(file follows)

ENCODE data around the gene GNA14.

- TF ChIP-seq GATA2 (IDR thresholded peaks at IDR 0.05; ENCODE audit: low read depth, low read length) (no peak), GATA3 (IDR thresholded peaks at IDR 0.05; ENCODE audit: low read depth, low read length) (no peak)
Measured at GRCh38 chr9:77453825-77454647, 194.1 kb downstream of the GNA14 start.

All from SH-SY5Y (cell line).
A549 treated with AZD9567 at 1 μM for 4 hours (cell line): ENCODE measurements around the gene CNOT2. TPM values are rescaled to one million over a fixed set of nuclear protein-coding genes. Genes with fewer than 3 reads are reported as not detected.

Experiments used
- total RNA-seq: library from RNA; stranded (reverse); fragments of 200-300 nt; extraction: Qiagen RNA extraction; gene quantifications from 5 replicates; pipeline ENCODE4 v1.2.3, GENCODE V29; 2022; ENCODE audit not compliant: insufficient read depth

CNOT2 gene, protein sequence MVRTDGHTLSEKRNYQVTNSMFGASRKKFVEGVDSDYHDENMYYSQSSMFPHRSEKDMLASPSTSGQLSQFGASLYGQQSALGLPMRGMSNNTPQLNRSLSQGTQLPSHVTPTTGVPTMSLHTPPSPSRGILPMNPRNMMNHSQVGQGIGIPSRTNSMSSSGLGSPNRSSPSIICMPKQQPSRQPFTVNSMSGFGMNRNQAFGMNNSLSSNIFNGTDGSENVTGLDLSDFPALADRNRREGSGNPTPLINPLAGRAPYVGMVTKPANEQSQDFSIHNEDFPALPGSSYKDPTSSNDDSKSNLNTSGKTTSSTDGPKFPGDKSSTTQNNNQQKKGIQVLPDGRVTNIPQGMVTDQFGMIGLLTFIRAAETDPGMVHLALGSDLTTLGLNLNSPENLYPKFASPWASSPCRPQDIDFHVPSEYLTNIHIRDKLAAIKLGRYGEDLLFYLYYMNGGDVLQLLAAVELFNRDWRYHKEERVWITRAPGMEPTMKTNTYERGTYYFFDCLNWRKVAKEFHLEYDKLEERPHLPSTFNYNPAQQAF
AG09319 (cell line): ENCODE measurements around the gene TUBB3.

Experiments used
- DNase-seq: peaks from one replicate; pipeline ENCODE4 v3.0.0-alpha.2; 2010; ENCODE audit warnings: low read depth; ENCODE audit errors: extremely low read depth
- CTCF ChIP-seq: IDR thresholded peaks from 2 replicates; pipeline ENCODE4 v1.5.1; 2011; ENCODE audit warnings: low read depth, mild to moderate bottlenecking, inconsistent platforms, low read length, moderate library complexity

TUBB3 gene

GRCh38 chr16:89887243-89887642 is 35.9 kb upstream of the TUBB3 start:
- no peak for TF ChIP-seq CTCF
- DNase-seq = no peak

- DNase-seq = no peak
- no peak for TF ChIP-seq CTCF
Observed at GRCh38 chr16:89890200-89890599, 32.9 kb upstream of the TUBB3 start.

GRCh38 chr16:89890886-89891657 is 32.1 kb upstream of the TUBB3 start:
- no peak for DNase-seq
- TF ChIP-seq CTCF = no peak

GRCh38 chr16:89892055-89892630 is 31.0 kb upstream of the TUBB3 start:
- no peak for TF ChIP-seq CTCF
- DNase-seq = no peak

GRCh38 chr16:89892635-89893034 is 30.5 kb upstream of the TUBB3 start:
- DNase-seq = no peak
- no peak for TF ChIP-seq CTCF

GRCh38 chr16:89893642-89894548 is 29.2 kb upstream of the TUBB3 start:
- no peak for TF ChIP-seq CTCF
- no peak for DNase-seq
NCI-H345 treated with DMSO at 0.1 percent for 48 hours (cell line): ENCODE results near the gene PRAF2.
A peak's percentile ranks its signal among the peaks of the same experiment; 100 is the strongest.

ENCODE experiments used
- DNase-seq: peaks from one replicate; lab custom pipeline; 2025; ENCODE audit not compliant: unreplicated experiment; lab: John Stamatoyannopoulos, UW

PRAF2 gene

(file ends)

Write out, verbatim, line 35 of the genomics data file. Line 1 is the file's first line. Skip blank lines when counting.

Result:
- DNase-seq: peaks from one replicate; lab custom pipeline; 2025; ENCODE audit not compliant: unreplicated experiment; lab: John Stamatoyannopoulos, UW